New toolkit engages young people in conservation and education
Environmental education and conservation for young people is one of the main goals of the WildLife Clubs of Africa (WCA) project. In order to achieve this vision an Education Toolkit for Site Support Groups (SSGs) has been developed, to engage young people in the conservation issues of their communities and habitats. Titled “Engaging Young People in Education and Conservation”, the Toolkit offers activities, ideas, games and discussions about the natural world with a focus on three key habitats; wetlands, grasslands and forests.
The WCA project uses bird conservation to help bridge the digital divide in Africa, aiming to link up almost 400,000 African children and members of African wildlife clubs, with each other and the rest of the world, developing a regional electronic network and a manual to promote environmental education across Africa. This contributes to the implementation of the Millennium Development Goals; Number 7 (To ensure environmental sustainability) and Number 2 (To achieve universal primary education by 2015). By integrating conservation and sustainable use into education programmes’ they provide (formal and informal) education opportunities which particularly target communities that are poor and overly dependent on natural resources. The specific objectives are to link African children to the global conservation community – for the benefit of nature and people.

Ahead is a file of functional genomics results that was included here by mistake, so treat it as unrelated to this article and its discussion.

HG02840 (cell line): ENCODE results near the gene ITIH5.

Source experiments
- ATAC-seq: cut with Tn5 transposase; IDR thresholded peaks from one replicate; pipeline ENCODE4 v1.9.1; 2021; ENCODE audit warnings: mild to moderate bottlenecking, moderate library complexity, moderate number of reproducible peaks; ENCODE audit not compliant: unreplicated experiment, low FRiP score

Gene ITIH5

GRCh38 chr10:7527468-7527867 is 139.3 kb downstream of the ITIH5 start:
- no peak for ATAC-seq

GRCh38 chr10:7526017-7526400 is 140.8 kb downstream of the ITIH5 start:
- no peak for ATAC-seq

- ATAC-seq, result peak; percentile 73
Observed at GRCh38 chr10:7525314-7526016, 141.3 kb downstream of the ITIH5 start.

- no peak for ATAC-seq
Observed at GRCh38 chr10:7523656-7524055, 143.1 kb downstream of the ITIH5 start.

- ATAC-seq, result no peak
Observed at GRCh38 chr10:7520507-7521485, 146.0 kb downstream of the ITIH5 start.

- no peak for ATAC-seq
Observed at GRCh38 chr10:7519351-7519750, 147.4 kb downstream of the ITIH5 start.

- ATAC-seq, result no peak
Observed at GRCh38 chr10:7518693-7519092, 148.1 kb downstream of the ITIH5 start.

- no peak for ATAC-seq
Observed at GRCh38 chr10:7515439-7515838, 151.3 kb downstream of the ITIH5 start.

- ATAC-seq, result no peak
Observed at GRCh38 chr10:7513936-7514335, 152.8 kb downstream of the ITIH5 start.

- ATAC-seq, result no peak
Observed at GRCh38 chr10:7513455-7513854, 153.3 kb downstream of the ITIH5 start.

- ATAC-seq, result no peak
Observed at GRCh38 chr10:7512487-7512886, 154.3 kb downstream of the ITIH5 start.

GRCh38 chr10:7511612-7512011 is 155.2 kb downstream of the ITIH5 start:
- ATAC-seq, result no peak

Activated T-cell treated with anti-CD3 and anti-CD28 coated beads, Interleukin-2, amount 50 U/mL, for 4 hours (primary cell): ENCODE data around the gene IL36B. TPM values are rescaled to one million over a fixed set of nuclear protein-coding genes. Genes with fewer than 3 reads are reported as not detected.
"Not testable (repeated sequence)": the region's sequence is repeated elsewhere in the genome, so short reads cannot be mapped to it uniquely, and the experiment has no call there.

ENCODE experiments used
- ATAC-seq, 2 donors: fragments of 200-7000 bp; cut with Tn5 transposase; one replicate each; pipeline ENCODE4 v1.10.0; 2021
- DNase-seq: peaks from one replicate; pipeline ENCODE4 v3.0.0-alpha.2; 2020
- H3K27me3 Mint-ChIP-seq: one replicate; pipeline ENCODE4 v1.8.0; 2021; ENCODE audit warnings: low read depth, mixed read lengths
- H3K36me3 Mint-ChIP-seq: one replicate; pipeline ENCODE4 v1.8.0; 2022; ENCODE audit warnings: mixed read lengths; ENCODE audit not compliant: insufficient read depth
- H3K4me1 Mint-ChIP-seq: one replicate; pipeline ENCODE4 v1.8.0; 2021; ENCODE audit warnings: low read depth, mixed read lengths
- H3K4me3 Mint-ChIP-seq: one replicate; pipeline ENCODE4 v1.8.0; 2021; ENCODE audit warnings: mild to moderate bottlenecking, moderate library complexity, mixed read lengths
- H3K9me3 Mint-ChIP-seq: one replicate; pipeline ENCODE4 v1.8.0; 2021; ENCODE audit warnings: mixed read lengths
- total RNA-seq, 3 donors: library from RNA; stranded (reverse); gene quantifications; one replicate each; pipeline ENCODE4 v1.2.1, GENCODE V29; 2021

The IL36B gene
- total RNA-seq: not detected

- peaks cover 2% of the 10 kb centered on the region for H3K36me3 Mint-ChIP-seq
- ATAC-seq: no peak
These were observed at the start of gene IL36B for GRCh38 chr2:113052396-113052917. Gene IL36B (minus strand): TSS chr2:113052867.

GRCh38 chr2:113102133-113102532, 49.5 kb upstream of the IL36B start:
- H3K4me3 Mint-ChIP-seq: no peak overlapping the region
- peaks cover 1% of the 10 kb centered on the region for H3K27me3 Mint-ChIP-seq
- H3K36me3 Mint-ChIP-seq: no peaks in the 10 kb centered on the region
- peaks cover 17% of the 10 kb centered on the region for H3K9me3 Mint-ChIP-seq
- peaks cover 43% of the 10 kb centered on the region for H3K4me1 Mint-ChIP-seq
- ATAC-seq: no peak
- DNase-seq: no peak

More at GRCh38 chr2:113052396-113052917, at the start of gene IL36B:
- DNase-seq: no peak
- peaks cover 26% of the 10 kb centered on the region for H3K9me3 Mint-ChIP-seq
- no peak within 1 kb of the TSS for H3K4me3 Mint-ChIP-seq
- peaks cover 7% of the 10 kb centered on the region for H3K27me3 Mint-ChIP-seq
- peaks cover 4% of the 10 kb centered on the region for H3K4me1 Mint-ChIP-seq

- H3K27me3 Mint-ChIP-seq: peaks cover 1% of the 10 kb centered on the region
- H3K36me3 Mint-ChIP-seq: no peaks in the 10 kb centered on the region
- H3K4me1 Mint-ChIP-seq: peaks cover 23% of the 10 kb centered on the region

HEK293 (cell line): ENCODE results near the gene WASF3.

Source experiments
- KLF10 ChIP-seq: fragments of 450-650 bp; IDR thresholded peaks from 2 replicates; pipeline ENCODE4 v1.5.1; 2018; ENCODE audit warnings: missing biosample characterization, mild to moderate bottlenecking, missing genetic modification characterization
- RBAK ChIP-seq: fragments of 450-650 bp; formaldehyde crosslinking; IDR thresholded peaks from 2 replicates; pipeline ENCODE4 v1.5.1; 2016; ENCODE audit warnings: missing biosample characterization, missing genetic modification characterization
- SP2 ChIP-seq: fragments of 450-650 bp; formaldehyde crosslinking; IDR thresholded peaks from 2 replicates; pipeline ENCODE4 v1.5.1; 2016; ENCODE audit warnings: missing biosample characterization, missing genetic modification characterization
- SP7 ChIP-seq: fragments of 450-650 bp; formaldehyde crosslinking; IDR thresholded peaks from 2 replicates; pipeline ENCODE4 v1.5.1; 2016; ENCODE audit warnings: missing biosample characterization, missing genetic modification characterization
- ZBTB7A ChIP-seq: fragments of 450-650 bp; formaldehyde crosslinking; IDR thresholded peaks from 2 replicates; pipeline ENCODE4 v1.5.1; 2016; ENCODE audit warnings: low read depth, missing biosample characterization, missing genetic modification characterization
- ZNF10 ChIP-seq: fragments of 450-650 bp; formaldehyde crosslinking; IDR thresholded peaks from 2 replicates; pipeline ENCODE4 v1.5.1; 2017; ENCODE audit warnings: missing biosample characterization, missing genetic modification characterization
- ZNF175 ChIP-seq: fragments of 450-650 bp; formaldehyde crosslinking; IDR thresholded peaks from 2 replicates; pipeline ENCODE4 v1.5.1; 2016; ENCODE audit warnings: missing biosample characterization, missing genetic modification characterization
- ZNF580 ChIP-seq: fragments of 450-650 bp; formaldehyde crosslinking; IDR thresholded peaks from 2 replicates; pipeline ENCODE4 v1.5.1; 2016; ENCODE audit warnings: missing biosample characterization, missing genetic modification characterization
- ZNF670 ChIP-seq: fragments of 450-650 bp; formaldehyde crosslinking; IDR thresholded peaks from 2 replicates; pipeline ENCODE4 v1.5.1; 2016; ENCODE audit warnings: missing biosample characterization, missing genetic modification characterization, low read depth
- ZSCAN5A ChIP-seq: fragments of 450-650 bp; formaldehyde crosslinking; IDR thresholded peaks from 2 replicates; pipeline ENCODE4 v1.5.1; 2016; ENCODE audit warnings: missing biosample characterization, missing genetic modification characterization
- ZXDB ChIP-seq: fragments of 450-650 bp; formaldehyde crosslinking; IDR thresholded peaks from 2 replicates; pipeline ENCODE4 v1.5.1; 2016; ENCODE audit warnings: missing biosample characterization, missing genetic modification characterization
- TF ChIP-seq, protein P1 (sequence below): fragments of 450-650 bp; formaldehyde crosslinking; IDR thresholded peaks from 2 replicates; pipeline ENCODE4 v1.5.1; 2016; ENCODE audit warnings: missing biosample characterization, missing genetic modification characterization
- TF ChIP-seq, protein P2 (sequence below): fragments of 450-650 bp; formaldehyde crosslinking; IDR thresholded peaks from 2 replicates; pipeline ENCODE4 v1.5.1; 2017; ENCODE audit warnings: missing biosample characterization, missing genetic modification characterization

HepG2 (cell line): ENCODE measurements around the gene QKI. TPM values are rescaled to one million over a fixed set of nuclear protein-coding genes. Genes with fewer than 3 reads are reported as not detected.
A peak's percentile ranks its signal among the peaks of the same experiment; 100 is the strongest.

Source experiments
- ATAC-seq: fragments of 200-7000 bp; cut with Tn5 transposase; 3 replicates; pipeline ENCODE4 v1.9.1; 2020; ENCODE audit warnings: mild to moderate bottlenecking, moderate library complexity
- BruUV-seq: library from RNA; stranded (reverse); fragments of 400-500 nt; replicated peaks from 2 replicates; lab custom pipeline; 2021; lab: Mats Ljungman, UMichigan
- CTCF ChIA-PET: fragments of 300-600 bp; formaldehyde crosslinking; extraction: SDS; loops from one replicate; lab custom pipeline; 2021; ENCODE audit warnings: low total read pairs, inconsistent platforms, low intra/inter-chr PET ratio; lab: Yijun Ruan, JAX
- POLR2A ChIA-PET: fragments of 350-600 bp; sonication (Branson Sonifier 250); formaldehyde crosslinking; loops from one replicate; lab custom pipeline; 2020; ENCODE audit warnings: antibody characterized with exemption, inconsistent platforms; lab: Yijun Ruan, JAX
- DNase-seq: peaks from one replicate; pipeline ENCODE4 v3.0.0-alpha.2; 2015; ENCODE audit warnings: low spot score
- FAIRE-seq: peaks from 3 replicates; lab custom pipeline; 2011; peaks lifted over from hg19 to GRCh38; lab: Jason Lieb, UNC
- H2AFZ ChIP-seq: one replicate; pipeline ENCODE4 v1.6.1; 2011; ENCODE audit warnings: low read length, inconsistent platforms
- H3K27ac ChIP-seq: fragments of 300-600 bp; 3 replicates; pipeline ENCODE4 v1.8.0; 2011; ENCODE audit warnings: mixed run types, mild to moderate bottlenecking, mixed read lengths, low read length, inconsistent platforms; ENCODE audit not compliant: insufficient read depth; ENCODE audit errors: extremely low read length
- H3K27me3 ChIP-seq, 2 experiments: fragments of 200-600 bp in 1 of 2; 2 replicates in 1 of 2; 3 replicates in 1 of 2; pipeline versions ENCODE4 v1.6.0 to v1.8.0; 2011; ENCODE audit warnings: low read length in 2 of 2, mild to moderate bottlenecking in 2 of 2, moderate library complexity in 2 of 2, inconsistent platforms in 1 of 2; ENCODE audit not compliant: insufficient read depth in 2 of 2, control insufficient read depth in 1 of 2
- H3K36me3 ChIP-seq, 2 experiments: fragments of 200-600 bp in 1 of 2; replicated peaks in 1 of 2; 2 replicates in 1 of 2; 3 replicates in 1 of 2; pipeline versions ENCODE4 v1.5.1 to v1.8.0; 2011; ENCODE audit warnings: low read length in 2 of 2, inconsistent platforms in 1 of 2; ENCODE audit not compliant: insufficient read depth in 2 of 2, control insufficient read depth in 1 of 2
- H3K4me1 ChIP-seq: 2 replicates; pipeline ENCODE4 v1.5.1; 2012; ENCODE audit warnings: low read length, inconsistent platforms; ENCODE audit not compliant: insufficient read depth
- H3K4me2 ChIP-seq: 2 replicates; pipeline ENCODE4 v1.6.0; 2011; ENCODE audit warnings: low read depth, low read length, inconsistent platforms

This new Education toolkit uses active learning, involving field visits to see nature first hand as well as indoor and outdoor games to pass on conservation messages. Learning is also achieved through story gathering and writing, nature photography of creatures and places, and drama featuring local nature and culture. Some of the habitat activities include; field trips to the local wetlands and beaches, exploring grasslands and mangrove forests, making plant scrapbooks, growing seeds, understanding animal groups and food chains, and even building bird baths and bee hotels.
Greening and environmental projects at schools continue to be major projects that the wildlife clubs undertake to create awareness. These projects include planting trees and establishing nurseries that will provide the school’s surrounding community with tree seedlings. The types of nurseries include herbal gardens, nutritional gardens and woodlots amongst others. Other activities include making the compounds bird friendly by building bird feeders and baths, and also poultry and mushroom production projects. In most cases the wildlife club members undertake the projects themselves with guidance from their teachers. The clubs also involve others who are active in the community. These include, teachers, other CBOs, the private sector, universities, local administration, the media and other conservation agencies. Furthermore, the clubs actively participate in the celebration of environmental events such as World Environment day and World Migratory Bird Day.
Story by Obaka Torto